- One of the best zippers we’ve come across to date
- Thick, dense padding that will keep your fragile items safe
- Nondescript aesthetic
- Only ideal for very-specific use-cases
- No internal organization (could be a pro for some)
- Won’t stay compressed unless you pack it snugly inside your backpack
10 oz (283.5 gm)
6 in x 12.5 in x 6 in (15.2 x 31.8 x 15.2 cm)
Nylon, YKK Zippers, Duraflex
You know when you’re adventuring—either summiting a mountain peak or exploring the roads less traveled in a new city—and you want to keep your medium-sized, fragile items protected in your pack?
Yeah—neither do we.
To be blunt, we’ve only been able to come up with one use-case for the Mystery Ranch Zoid Cell, and that’s for carrying a camera and camera equipment. It’s a foam-padded accessory bag, but it’s not designed specifically as a camera case and it shows.
If you travel with medium-sized (larger than a point-and-shoot camera, but smaller than a laptop) delicate items—artwork, tablets, the Crystal Skull of Akator—then the Zoid Cell should be on your radar. It’s made of durable materials, has a sleek aesthetic, and fits nicely inside of most packs.
So if you’ve already come up with a use-case for this thing then read on to see how it’ll fare. (And, if not, you can still read on and bask in our beautiful prose and hilarious jokes. Who knows, maybe you’ll discover a use-case along the way.)
Materials & Aesthetic
As we’ve already said, we’ve only been able to come up with one use-case for the Mystery Ranch Zoid Cell (for the travel we do, anyway). So we’ve been testing it as a camera packing cube. While it’s not perfect, we have plenty of good things to say—starting with its look.
It has a simple, nondescript aesthetic. Especially in the Black colorway that we’ve been testing, although it’s also available in Charcoal and Foliage at the time of this review. Delicate items tend to be expensive items, so we’re glad this cube doesn’t scream steal me!
It’s made of 60D and 320D nylon, which has an impressive strength-to-weight ratio. Of course, this bag also features thick foam padding to keep your fragile items safe.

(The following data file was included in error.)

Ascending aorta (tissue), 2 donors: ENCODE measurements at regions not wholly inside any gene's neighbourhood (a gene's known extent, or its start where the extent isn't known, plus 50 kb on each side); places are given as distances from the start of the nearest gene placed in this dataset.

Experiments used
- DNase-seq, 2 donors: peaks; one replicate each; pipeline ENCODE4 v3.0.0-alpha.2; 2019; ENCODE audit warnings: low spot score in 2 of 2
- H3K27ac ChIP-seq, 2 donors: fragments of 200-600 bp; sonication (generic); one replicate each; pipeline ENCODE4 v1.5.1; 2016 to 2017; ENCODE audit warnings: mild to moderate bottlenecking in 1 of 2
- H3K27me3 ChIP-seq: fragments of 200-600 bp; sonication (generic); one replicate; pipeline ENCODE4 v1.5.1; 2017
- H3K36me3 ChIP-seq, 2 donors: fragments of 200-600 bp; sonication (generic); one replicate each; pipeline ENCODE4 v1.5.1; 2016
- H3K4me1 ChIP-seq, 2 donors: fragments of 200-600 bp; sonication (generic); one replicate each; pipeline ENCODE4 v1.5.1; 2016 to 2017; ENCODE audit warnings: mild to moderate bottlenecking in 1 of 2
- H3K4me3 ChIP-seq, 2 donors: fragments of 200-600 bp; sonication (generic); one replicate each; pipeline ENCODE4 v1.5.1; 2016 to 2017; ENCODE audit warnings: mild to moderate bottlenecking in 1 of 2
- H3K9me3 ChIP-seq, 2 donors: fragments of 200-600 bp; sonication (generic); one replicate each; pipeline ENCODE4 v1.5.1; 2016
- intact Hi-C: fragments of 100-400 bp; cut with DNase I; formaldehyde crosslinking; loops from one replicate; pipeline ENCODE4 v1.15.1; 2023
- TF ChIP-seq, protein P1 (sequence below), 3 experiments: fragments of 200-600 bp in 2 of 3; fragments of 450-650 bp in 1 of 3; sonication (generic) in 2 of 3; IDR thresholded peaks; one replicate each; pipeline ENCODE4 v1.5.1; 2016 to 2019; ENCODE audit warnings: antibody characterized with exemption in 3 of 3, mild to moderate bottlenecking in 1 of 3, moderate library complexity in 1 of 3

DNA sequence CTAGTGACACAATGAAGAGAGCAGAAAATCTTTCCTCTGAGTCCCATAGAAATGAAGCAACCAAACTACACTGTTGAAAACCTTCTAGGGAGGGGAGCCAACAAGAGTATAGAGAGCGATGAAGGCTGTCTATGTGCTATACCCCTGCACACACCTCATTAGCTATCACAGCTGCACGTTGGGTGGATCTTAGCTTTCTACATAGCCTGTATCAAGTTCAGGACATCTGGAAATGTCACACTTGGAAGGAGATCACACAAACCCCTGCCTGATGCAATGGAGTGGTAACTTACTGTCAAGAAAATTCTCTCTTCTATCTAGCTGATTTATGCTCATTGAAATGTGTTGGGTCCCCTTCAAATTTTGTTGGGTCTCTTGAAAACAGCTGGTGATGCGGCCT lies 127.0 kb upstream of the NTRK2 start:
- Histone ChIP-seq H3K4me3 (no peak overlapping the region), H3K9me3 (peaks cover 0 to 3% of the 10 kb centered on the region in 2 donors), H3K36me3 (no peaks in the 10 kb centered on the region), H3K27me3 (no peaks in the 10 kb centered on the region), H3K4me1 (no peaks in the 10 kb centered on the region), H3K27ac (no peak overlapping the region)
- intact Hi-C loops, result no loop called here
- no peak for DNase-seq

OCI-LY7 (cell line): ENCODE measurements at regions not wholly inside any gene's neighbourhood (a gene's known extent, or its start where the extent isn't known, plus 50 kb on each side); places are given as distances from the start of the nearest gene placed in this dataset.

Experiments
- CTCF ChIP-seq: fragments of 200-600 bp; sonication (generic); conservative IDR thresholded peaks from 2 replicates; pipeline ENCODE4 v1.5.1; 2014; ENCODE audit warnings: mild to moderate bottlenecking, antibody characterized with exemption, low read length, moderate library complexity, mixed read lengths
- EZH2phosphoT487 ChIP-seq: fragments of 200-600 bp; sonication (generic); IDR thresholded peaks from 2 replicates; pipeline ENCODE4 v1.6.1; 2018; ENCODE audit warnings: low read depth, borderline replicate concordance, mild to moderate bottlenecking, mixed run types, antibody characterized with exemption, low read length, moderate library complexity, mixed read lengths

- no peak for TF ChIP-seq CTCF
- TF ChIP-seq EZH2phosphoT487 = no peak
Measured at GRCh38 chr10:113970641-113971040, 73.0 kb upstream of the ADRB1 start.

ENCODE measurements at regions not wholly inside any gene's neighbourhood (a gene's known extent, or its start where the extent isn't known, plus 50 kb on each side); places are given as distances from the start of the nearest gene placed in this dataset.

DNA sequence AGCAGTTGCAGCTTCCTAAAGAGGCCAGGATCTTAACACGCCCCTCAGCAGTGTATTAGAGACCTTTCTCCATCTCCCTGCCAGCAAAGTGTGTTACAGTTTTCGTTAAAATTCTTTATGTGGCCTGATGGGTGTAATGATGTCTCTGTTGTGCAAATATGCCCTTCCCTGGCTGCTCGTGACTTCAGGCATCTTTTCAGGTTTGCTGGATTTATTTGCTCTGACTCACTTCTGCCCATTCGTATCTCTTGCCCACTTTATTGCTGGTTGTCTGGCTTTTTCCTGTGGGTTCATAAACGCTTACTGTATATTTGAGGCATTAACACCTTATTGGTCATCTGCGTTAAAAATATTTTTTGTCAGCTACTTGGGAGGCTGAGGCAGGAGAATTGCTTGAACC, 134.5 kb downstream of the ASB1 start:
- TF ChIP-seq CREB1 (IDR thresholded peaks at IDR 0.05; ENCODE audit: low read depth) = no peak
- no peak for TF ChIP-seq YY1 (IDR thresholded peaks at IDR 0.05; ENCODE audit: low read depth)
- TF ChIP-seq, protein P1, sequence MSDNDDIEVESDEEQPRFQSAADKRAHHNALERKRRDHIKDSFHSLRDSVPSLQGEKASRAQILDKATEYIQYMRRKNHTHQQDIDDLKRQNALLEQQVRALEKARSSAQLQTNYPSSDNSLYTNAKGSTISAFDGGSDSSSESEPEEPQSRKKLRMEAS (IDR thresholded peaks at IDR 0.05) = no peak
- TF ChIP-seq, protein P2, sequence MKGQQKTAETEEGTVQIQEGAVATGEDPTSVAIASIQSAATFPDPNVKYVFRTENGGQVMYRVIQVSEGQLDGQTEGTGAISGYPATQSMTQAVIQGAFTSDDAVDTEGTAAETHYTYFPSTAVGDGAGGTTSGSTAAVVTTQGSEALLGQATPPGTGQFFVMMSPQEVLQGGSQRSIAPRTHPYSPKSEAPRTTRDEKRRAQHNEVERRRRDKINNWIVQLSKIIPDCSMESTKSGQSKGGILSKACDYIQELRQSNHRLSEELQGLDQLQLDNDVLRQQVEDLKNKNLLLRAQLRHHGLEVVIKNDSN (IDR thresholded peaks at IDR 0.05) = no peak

Now, let’s talk about the zippers.
This bag is worth buying for the zippers alone. Seriously. These zippers create one of the smoothest, slickest zipper experiences we’ve ever had (and we’ve tested a lot of zippers). Mystery Ranch says it’s a Speedzip™ Zipper. (Quick PSA to all other gear companies out there—get your hands on some of these if you want us to give you all the points.) You could spend hours zipping and unzipping this thing. All you need to add is a candle, the soothing sounds of Enya, and you’ve got yourself one relaxing afternoon.
It’s also from the trustworthy zipper brand, YKK, so we’re not concerned about its longevity.
Features & Usage
It goes without saying that the number one feature of the Mystery Ranch Zoid Cell is its padding. It’s dense enough that we’ve never worried about the safety of our camera, though there’s no internal organization to hold the camera in place (more on this in a minute).
The thick foam padding also gives this bag structure—as long as you deploy it correctly. Easy enough. When you first open the bag, the padding will be pressed against one side. All you have to do is push the padding to the bottom of the bag and then pull the sides up (like you’re unfolding a box). Make sure you tuck the sides behind the structured inserts to keep it tight. And voilà.